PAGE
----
The is new hope for sufferers of leukaemia - a cancer of the blood which up to now has been incurable - according to a doctor in Cleveland, Ohio, USA.
GV Children playing on roundabouts and swings (5 shots)
SV Dr Wheelock and assistant injecting mice in laboratory (5 shots)
CU Doctor speaking.
CU and MV mice in cages (2 shots)
TRANSCRIPT: (SEQ. 3): Dr Wheelock: "On our research we have attempted to develop a model using animals is which we can increase the immune response of those animals to the infection and completely suppress the infection. We deal with mice that have advanced leukaemia - we inoculate a drug which stimulates anti-body production to the leukaemic cells and in this way we can convert a lethal infection into one which is completely suppressed."
Interviewer: "How long is the disease suppressed in the mice?"
Dr Wheelock: "Mice that are inoculated with the leukaemia virus, which is what we use, usually die within sixty days. When we treat mice that have advanced disease and suppress the infection these mice will survive most of their life - which is up to a year and half, showing no signs of the disease at all."
Interviewer: "Dr Wheelock, are you ever reluctant to publicise your research for fear of maybe raising false hopes?"
Dr Wheelock: "Yes, there is always a danger of raising false hopes in any king of leukaemia research. It is quite clear that research done in this laboratory on mice will be of no immediate benefit to patients who now have the disease."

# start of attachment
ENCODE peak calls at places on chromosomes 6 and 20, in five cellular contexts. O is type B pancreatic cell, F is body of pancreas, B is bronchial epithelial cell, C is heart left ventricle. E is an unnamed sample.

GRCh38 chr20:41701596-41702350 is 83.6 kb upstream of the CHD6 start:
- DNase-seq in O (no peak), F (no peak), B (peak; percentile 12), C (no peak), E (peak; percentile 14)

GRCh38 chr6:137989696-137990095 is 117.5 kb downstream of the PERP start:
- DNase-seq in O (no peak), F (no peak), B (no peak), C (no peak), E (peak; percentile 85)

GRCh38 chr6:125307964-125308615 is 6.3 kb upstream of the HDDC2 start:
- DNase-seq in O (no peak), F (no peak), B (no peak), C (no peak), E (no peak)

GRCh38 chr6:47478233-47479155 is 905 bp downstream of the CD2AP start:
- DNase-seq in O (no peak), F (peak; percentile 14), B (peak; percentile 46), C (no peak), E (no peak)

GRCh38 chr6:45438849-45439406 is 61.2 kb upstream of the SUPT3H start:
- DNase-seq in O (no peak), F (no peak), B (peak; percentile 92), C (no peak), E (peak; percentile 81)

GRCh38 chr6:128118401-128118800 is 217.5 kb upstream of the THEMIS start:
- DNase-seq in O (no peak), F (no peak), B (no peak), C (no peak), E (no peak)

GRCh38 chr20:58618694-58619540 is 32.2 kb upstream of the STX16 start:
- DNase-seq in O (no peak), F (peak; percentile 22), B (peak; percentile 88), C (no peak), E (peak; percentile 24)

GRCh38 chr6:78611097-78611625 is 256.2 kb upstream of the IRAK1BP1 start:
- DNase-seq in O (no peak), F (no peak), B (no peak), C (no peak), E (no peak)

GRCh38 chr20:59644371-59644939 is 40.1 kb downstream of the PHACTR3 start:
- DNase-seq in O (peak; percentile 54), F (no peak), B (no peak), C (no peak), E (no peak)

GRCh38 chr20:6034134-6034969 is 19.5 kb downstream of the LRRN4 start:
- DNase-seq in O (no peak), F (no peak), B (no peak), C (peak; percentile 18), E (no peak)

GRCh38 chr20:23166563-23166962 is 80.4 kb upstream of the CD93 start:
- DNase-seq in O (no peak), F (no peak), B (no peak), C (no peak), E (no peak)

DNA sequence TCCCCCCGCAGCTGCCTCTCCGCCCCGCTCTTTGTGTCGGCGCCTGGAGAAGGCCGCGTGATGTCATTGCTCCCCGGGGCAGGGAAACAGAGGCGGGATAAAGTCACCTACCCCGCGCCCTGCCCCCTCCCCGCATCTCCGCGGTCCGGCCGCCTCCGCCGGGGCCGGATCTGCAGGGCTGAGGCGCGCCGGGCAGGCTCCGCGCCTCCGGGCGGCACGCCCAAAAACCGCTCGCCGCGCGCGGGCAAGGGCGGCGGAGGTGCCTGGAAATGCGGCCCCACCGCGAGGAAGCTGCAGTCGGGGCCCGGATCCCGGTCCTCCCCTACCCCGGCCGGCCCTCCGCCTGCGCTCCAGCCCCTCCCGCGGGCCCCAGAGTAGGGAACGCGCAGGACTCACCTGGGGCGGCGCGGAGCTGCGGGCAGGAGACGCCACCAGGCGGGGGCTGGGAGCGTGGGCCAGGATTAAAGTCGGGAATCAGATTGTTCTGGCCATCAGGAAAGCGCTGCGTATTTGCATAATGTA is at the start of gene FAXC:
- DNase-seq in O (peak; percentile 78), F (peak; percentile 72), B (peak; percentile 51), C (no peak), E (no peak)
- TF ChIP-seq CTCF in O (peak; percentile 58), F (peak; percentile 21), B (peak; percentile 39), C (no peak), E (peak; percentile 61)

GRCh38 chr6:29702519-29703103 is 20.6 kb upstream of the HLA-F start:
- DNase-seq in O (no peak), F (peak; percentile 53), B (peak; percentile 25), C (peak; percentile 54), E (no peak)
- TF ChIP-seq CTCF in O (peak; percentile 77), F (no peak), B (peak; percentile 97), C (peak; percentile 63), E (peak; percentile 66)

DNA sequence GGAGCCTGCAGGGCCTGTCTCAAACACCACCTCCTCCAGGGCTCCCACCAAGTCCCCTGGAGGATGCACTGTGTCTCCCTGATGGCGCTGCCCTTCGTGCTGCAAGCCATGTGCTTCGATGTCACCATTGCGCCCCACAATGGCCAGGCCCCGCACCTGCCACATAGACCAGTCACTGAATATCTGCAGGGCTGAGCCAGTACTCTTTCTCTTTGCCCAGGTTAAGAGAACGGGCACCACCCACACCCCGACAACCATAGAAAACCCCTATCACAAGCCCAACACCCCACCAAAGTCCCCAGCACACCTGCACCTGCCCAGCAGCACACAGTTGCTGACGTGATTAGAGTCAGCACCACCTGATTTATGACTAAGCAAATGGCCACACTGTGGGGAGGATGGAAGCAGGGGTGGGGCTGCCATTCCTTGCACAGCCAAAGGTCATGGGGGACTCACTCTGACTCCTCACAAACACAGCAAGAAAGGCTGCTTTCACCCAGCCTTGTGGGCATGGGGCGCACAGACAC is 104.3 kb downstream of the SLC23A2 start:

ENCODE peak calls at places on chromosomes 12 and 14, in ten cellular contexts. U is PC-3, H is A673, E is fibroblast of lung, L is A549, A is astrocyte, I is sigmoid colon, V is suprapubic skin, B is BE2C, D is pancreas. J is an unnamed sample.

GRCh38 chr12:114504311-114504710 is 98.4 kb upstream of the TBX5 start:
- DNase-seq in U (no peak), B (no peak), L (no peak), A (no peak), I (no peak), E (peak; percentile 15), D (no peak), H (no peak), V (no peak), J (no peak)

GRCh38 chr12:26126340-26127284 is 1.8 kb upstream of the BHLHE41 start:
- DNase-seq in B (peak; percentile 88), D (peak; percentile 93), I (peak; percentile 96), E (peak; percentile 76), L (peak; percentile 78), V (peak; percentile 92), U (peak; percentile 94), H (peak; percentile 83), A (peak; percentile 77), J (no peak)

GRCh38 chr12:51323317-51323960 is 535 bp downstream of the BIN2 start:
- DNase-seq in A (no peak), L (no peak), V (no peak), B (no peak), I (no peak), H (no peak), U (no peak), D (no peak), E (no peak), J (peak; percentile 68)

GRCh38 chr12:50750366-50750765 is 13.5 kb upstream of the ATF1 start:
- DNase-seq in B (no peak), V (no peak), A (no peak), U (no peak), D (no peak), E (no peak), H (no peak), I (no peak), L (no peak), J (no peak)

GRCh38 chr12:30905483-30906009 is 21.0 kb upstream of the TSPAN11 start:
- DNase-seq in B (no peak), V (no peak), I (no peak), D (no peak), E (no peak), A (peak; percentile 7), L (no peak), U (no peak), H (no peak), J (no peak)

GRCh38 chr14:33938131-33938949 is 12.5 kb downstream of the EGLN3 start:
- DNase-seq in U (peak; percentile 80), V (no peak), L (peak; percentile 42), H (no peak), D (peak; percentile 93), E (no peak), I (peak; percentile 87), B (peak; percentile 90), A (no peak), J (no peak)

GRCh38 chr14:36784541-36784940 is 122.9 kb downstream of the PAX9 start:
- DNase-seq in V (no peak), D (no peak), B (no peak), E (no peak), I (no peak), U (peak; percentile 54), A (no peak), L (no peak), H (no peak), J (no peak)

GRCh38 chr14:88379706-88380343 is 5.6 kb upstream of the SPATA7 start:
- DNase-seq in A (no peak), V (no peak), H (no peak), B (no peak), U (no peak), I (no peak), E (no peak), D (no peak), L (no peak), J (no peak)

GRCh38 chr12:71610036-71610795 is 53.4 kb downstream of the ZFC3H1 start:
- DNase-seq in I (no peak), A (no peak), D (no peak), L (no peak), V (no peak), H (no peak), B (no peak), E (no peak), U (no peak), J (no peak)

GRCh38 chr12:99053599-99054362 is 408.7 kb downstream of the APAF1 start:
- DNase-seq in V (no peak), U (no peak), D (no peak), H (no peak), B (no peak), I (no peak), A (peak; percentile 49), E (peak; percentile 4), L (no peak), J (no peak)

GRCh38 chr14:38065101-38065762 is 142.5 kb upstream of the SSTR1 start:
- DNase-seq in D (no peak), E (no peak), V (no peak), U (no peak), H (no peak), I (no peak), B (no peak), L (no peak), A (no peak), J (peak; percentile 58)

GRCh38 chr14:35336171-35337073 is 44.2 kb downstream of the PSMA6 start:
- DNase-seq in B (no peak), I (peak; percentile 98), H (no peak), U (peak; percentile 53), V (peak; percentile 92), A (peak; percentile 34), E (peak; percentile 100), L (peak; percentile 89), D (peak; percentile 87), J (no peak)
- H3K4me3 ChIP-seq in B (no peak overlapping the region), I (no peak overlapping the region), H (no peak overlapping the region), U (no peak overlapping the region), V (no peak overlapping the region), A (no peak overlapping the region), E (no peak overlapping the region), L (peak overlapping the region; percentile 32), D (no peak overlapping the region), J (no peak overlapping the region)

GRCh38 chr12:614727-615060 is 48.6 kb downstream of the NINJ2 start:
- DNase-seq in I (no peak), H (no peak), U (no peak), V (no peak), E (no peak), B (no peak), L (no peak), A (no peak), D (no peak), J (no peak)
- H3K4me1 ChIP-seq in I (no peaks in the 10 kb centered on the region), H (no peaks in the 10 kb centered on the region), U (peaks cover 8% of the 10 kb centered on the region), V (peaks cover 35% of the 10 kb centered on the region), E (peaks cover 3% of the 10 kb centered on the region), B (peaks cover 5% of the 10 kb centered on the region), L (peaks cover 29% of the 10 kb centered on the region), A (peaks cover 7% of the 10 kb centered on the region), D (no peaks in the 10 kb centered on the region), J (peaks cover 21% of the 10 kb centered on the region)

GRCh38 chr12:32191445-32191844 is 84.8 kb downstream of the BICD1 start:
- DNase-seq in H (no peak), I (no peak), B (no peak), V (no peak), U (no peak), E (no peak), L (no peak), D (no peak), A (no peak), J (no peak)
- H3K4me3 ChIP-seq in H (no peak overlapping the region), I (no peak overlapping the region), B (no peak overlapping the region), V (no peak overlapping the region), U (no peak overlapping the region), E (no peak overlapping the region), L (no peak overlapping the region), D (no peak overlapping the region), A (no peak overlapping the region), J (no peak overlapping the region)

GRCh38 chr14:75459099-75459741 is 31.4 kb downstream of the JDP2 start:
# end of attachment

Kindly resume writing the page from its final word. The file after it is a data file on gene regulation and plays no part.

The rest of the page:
Script is copyright Reuters Limited. All rights reserved
Background: The is new hope for sufferers of leukaemia - a cancer of the blood which up to now has been incurable - according to a doctor in Cleveland, Ohio, USA.
The doctor, who has been injecting mice with a penicillin derivative, said the treatment speeds up a body's own resistance and suppresses the leukaemia cells. The treatment has not yet been tried on human sufferers, but there is reason to believe the cure could also work on them. Research continues.
SYNOPSIS: Leukaemia, a cancer of the blood which up to now has proved incurable, kills some twenty-five thousand children annually in the United States of America alone. The diseased blood cells multiply and take over the whole blood stream, eventually killing the patient.
But new hope for leukaemia sufferers has been raised by Dr Frederick Wheelock of Cleveland, Ohio, in the United States. Dr Wheelock has been injecting leukaemic mice with a penicillin derivative, a drug called statolon, and suppressing the disease. The drug, which has NOT yet been tried on human patients, speeds up a body's own resistance to leukaemia. Dr Wheelock spoke about his research last week....(April 15)
Meanwhile, Dr Wheelock continues his research in the hopes that one day human sufferers may be able to develop the same immunity to leukaemia that his mice have. This killer disease may yet be beaten....